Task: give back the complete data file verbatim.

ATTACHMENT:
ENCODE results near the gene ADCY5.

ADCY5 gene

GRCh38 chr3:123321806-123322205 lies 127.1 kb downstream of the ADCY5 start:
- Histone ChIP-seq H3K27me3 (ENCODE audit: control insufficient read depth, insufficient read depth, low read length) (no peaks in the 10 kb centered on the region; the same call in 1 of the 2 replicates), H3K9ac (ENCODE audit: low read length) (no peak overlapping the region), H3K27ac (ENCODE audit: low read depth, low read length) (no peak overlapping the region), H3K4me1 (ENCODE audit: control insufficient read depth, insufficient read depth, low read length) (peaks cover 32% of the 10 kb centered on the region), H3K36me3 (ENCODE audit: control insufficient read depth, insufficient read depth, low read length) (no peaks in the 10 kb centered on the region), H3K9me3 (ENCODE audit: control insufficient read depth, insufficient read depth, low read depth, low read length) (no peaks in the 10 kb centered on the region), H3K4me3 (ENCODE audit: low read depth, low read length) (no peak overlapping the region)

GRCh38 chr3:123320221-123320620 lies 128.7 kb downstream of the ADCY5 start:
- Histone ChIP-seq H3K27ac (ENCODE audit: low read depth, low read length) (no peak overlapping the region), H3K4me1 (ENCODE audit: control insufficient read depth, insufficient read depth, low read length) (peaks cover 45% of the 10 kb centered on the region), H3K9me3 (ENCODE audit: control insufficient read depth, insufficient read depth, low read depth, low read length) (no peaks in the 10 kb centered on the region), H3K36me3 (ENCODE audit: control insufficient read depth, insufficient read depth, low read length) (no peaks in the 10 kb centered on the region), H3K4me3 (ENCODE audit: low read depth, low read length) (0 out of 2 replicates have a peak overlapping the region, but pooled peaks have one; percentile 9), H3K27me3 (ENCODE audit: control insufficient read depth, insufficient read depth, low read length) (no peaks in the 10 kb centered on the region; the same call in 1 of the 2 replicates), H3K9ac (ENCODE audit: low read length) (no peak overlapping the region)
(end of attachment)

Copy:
ENCODE results near the gene ADCY5.

ADCY5 gene

GRCh38 chr3:123321806-123322205 lies 127.1 kb downstream of the ADCY5 start:
- Histone ChIP-seq H3K27me3 (ENCODE audit: control insufficient read depth, insufficient read depth, low read length) (no peaks in the 10 kb centered on the region; the same call in 1 of the 2 replicates), H3K9ac (ENCODE audit: low read length) (no peak overlapping the region), H3K27ac (ENCODE audit: low read depth, low read length) (no peak overlapping the region), H3K4me1 (ENCODE audit: control insufficient read depth, insufficient read depth, low read length) (peaks cover 32% of the 10 kb centered on the region), H3K36me3 (ENCODE audit: control insufficient read depth, insufficient read depth, low read length) (no peaks in the 10 kb centered on the region), H3K9me3 (ENCODE audit: control insufficient read depth, insufficient read depth, low read depth, low read length) (no peaks in the 10 kb centered on the region), H3K4me3 (ENCODE audit: low read depth, low read length) (no peak overlapping the region)

GRCh38 chr3:123320221-123320620 lies 128.7 kb downstream of the ADCY5 start:
- Histone ChIP-seq H3K27ac (ENCODE audit: low read depth, low read length) (no peak overlapping the region), H3K4me1 (ENCODE audit: control insufficient read depth, insufficient read depth, low read length) (peaks cover 45% of the 10 kb centered on the region), H3K9me3 (ENCODE audit: control insufficient read depth, insufficient read depth, low read depth, low read length) (no peaks in the 10 kb centered on the region), H3K36me3 (ENCODE audit: control insufficient read depth, insufficient read depth, low read length) (no peaks in the 10 kb centered on the region), H3K4me3 (ENCODE audit: low read depth, low read length) (0 out of 2 replicates have a peak overlapping the region, but pooled peaks have one; percentile 9), H3K27me3 (ENCODE audit: control insufficient read depth, insufficient read depth, low read length) (no peaks in the 10 kb centered on the region; the same call in 1 of the 2 replicates), H3K9ac (ENCODE audit: low read length) (no peak overlapping the region)